Geneva, May 25, 2017: Tedros Adhanom Ghebreyesus, the World Health Organization’s newly elected director-general, says health as a human right is at the core of his vision for the organization he soon will lead.
The former Ethiopian health and foreign minister is the first African chosen to head the organization, which was created 69 years ago.
After a long, bruising campaign that began in 2015, Tedros beat out two other contenders, David Nabarro of Britain and Pakistani physician Sania Nishtar, for the post by winning 133 of the votes cast by 185 WHO member states.
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“The outcome of the voting was very, very clear,” said Tedros. “Having confidence from the majority of member states gives me legitimacy to really implement the vision that I have already outlined.”
That vision included five promises, which Tedros made to the World Health Assembly during a final campaign pitch preceding Tuesday’s secret ballot vote.
He said that he would “work tirelessly” to fulfill the WHO promise of universal coverage and would ensure “a robust response for emergencies to come.”
He promised to strengthen the frontlines of health, transform the World Health Organization into a world-class force and lastly “place accountability, transparency and continuous improvement at the heart of WHOs culture.”
At a news conference in Geneva, he said the concept of health as a human right would be at the heart of whatever he did.
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“All roads should lead to universal health coverage and it should be the center of gravity of our movement,” he said.
Tedros begins his five-year term as director-general on July 1, succeeding Margaret Chan, who has headed the WHO for the past 10 years.
The newly elected director general said he wants to reform and transform the World Health Organization into a better, more responsive agency.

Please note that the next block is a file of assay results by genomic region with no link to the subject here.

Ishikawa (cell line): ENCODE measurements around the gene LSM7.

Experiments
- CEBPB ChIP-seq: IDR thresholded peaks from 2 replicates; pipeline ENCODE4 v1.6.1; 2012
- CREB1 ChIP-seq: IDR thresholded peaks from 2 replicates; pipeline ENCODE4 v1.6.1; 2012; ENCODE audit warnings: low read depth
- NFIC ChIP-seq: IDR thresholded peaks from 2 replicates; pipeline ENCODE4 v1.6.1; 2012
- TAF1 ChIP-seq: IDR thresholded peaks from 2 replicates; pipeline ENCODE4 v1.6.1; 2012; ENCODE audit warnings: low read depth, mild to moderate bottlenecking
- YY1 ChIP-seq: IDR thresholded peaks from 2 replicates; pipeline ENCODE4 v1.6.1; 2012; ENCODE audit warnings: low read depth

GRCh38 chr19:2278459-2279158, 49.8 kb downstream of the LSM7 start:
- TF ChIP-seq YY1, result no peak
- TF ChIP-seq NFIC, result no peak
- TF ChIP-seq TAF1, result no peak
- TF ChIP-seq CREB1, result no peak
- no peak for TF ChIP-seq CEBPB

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As Ethiopia’s minister of health, Tedros led a comprehensive reform of the country’s health system, including the expansion of the country’s health infrastructure and health insurance coverage.
Resources a constant priority
As WHO leader, Tedros said one of his first orders of business would be to strengthen the organization’s ability to respond swiftly and effectively to emergencies because “epidemics can strike at any time” and the WHO must be prepared.
“The campaign has ended, as you know, officially, but I think the work begins actually now. I know it is very difficult. It is going to be tough,” he said.
One of the major difficulties is that of money. Reform, tackling emerging and ancient diseases take a lot of money, something the World Health Organization, which reportedly is struggling to close a $2.2 billion gap, does not have.
The problem is likely to be made even worse given the Trump administration announced budget cuts to global health programs, including a 32 percent cut to USAID (U.S. Agency for International Development) and between 20 percent and 30 percent cuts for scientific research institutes.
The United States is the biggest WHO donor. U.S. President Donald Trump has suggested funding cuts to the organization might be in the offing.
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Tedros observed that it is the poor that are the most affected by big financial cuts.
“I hope this will be understood before finalizing the proposal. I believe this will be taken into consideration,” he said.
He can take heart in that a congratulatory statement on his election from Tim Price, U.S. Health and Human Services Secretary did not threaten any funding cuts. Instead, he told Tedros the United States looked forward to working with him on changing the World Health Organization for the better.
“The United States is committed to helping advance reforms and cultivating greater global health security,” he said. (VOA)
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